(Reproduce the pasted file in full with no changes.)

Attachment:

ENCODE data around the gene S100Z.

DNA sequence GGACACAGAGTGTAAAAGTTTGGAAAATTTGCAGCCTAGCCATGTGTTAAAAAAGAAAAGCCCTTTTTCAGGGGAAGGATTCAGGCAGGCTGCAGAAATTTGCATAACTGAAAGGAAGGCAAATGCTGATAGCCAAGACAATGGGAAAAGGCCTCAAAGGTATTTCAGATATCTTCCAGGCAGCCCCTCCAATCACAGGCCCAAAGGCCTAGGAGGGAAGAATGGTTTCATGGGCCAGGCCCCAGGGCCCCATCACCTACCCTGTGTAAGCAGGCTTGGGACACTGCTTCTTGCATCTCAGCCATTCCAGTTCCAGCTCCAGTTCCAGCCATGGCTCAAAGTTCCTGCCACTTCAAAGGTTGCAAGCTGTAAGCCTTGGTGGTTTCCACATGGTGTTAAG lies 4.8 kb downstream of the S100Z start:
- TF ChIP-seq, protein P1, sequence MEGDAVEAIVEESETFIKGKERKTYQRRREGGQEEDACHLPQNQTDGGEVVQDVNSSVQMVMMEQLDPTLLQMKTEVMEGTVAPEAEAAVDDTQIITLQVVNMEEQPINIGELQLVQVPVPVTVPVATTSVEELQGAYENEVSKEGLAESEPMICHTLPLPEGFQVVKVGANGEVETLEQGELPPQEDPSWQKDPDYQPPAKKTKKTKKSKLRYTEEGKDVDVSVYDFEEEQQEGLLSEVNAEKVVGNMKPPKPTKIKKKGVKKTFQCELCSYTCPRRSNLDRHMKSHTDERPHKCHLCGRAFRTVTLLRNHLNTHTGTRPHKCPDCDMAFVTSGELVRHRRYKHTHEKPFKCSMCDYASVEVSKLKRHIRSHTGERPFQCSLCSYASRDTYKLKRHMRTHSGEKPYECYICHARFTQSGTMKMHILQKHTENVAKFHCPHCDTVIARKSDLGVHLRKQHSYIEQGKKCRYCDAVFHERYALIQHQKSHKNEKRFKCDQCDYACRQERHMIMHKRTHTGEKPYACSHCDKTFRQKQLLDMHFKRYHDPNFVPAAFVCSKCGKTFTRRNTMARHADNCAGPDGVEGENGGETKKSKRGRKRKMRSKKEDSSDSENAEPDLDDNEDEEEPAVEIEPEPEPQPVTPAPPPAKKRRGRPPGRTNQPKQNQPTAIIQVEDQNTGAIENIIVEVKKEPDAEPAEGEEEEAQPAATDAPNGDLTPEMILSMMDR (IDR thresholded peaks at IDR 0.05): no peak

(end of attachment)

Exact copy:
ENCODE data around the gene S100Z.

DNA sequence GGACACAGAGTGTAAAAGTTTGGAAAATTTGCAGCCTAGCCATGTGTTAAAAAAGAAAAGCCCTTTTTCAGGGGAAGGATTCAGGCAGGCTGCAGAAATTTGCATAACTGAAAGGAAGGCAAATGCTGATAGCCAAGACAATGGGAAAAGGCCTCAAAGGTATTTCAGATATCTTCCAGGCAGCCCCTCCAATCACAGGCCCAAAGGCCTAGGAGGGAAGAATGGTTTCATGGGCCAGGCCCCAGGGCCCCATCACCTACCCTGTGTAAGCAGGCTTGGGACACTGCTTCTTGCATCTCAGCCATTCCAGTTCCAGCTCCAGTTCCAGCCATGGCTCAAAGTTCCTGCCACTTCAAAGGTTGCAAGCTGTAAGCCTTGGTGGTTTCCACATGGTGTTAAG lies 4.8 kb downstream of the S100Z start:
- TF ChIP-seq, protein P1, sequence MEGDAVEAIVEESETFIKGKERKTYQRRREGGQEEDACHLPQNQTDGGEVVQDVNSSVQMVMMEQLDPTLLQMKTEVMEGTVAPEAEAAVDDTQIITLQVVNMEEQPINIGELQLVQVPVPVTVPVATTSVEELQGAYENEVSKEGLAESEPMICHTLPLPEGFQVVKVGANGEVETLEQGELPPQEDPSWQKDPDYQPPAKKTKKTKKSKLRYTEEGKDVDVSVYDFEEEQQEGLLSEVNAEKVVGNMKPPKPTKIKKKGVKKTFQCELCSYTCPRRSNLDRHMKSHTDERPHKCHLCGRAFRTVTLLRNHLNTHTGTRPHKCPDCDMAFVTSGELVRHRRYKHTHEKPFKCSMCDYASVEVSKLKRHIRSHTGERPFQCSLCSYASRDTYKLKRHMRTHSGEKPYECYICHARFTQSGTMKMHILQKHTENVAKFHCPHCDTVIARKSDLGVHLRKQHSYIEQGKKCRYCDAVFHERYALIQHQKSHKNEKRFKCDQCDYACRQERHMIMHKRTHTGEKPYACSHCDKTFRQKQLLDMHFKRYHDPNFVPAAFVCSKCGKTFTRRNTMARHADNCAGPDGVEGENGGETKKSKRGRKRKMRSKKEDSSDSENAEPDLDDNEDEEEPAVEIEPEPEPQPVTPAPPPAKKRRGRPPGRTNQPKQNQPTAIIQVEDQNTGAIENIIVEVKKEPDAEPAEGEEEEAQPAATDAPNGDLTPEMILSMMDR (IDR thresholded peaks at IDR 0.05): no peak